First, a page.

But you will not say "This is a wallet of men. / This is a men's wallet." because there is not a wallet belong to all men in the world, right?

4. But when you say about a men in particular (the man you told to me yesterday):

a. You can say "These are the wallets of the man." / These are the man's wallets.", right?

b. And if those are some men, you can say "This is a wallet of the men." / "This is a men's wallet.", right?

 

Thanks!

I agree with David that this is an interesting topic, Kimconu.

1.a. So when you say "These are feathers of a bird", so will you say "These are bird's feathers" or "These are a bird's feathers"?

Since you haven't said "These are the feathers of a bird," I understand you want to refer to "bird's feathers" in a generic way, not to "a bird's feathers" (used to refer to the feathers of a specific bird).

1.b. You will not say "This is a cage of birds / This is a birds' cage", because there is not a cage belonging to all birds in the world, right?

"This is a birds' cage" is correct, meaning "a cage for birds." The plural does not refer to all the birds in the world, but to birds in general, and is therefore generic.

2.a. So when you say "These are the cages of the bird" (several cages for one bird), will you say "These are bird's cages"?

No, you have to say "the bird's cages" (the cages of one particular bird).

2.b. So when you say "This is the cage of the birds (the birds you bought yesterday / one cage of those birds)", so would you say "This is the birds' cage"?

Yes, that's correct.

3. But you will not say "This is a wallet of men. / This is a men's wallet." because there is not a wallet belong to all men in the world, right?

"This is a men's wallet" is correct. It means "a wallet for men" (generic use similar to "a birds' cage").

4.a. You can say "These are the wallets of the man." / These are the man's wallets.", right?

Yes, that's correct.

4.b. And if those are some men, you can say "This is a wallet of the men." / "This is a men's wallet.", right?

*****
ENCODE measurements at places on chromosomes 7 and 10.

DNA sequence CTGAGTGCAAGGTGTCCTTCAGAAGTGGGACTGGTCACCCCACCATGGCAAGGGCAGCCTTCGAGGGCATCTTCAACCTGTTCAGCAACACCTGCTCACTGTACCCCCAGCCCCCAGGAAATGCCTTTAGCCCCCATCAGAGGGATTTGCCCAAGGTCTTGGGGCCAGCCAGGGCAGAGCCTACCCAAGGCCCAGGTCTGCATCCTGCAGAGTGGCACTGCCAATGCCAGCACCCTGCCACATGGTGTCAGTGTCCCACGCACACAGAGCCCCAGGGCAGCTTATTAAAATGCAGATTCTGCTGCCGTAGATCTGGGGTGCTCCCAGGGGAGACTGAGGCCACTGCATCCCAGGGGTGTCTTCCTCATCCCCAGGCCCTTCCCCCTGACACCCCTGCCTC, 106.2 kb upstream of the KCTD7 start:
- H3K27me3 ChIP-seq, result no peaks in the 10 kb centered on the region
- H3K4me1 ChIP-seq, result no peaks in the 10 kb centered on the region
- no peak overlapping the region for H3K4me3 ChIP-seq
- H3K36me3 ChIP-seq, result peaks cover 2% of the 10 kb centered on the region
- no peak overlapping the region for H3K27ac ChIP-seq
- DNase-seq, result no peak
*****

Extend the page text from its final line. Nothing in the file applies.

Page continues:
No, you should say: "This is the men's wallet" (to refer to a wallet owned by several men).

Therefore, the article before a noun phrase in the genitive case can refer:

A. to the owner
B. to the possession

If the meaning intended to be conveyed is specific, the article will refer to the owner:

A.1. a man's wallet (the wallet of a certain man)
A.2. a man's wallets (the wallets of a certain man)
A.3. the man's wallet (the wallet of the mentioned man)
A.4. the man's wallets (the wallets of the mentioned man)

If the meaning intended to be conveyed is generic, then the article will refer to the possession (the thing possessed):

B.1. birds' cage (a cage for birds)
B.2. a bird's feather (a feather of a bird -- any bird)
B.3. the birds' cage (the cage for birds)
B.4. the bird's feathers (the feathers of a bird -- any bird)

Gustavo, Contributor posted:

 

If the meaning intended to be conveyed is specific, the article will refer to the owner:

A.1. a man's wallet (the wallet of a certain man)
A.2. a man's wallets (the wallets of a certain man)

 

So when I say about a bag (or bags) of some certain men, can I say:

These are some men's bag. / These are men's bag. 

These are some men's bags. / These are men's bags.

Thank you for all your help!

Kimconu posted: